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San Diego Unified sells land beneath business parks

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The San Diego Unified School District is proceeding with more than $100 million-plus in, ongoing construction, but that includes selling parcels where business parks were built instead of schools.

The school district sold a total of 24.3 acres of land -- beneath the 288,000-square-foot, three-building Mira Mesa Distribution Center on Pacific Center Road in Sorrento Mesa, and the adjacent seven-building 141,209-square-foot Sorrento View Business Park -- to Gerard Alexander Property Holdings, of New York City, for about $41.79 million.

When planned for a school in the early 1980s, the site was known as the Porterfield property.

The business parks were completed by the R.G. Richardson firm of San Diego, in conjunction with now-defunct Great American Bank in 1989, but the district retained the title on the land.

A 55-year lease on the property, held by multiple entities, was established while the business parks were constructed in 1988.

This latest sale, completed Sept. 18, doesn't include either of the business parks themselves that are currently owned and managed by a limited liability corporation controlled by The Sickels Group.

Sickels is well known as an investor, commercial developer and as a past owner of The U.S. Grant Hotel.

The Sickels entities are expected to own and manage improvements above the new underlying ownership.

While the Sickels Group owns and operate business parks, the school district was garnering lease revenues -- with a $88 million deficit for the 2013-2014 school year -- at $1.9 million per year.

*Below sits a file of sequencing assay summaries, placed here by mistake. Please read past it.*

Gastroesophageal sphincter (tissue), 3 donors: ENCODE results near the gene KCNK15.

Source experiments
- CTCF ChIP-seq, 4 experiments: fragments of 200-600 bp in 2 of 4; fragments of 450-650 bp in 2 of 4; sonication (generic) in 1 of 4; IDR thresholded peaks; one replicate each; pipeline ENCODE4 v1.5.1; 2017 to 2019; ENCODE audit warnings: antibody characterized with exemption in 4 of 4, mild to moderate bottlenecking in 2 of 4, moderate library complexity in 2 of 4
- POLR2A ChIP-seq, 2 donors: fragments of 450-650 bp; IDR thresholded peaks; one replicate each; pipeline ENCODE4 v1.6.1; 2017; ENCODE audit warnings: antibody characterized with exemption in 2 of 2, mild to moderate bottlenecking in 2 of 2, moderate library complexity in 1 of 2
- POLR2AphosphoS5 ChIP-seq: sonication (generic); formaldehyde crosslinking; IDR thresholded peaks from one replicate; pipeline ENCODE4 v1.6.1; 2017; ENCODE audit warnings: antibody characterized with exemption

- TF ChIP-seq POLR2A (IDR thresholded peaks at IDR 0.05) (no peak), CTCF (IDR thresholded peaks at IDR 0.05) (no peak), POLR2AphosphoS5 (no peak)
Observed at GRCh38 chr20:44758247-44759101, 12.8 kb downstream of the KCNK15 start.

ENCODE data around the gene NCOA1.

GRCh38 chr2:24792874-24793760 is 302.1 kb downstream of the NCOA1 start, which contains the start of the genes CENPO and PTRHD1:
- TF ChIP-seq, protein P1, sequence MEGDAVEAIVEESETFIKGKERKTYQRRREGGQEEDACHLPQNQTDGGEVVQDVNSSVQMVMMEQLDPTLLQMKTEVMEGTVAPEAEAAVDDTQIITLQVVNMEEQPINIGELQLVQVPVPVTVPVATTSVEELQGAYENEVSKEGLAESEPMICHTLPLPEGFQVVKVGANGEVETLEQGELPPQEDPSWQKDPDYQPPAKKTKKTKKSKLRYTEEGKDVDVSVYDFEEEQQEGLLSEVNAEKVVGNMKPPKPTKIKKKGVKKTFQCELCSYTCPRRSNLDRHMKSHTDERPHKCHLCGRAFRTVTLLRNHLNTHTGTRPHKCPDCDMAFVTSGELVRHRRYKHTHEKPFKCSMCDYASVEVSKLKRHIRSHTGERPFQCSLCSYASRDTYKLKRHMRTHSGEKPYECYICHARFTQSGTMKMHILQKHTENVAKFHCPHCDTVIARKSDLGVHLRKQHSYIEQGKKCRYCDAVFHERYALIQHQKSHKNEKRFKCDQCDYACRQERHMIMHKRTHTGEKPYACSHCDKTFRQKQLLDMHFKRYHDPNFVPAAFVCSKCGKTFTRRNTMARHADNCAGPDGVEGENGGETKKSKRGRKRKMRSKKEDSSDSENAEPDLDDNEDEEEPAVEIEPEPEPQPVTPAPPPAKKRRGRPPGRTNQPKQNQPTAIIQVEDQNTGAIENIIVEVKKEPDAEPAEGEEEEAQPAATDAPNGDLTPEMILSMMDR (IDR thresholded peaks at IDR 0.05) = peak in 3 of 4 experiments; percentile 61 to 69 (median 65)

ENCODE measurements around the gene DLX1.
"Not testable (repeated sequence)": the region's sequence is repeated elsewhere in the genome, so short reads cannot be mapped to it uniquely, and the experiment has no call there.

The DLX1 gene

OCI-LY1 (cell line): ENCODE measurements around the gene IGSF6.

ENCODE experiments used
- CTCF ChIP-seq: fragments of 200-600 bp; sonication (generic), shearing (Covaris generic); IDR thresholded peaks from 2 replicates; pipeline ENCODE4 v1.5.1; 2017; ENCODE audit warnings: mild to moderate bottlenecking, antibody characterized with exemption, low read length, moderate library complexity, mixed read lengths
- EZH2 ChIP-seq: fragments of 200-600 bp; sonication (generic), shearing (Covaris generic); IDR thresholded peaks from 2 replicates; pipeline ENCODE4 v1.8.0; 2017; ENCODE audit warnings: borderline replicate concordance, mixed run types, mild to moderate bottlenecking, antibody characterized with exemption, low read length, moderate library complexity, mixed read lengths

Assuming additional sales also go forward in Clairemont, Tierrasanta, Chula Vista and Mission Beach, the school district could receive $61 million toward the deficit, plus net another $36 million that would be tacked onto the budget for the next school year.

The school district also recently sold a 12.5-acre parcel originally planned for a school that was also beneath a Sorrento Mesa business park also on Pacific Center Boulevard for $20.8 million. SCG Pacific Center Blvd. LLC. of San Diego closed escrow on that asset last August.

As San Diego Unified divests itself of various properties, it continues to build many others.

These projects were bankrolled by the $2.1 billion Proposition S bond measure approved by voters in November 2008, and the $2.8 billion Proposition Z ballot measure approved by voters last November.

The monies include dollars for Jonas Salk Elementary School, located at the intersection of Flanders Drive and Parkdale Avenue in the western portion of Mira Mesa.

When completed, the projected $25.47 million school will have two-story classroom buildings, along with a multipurpose facility, special education building, shaded lunch area, joint-use hard-court area, grass field, reading and learning resource center, rooftop solar panels and an administration building.

The project also involves restoring vernal pools that harbor a colony of San Diego fairy shrimp.

The school, scheduled to formally open in September 2015, is designed to serve approximately 700 kindergarten through sixth-grade students. San Diego-based Soltek Pacific is the general contractor.

While the new school may be the largest line item out of $101.33 million in active district construction projects, there are others.

Work is ongoing at the Kroc Middle School's 20,600-square-foot, 400-seat performing arts center in Clairemont, projected to cost $19.7 million to complete.

The performing arts center is being built by Triton Construction and is slated for completion in March.

Another large ticket item in San Diego Unified's ongoing construction program is $17.63 million for a new two-story classroom building and the modernization of an existing classroom building at Knox Middle School in the Chollas Creek area of Southeast San Diego.

The general contractor of the Knox project is Suffolk-Roel Construction; completion is slated for Dec. 12.

Upon completion of these and about nine other sizable projects, San Diego Unified will have allocated about $283.36 million of the Proposition S and Proposition Z funds thus far.

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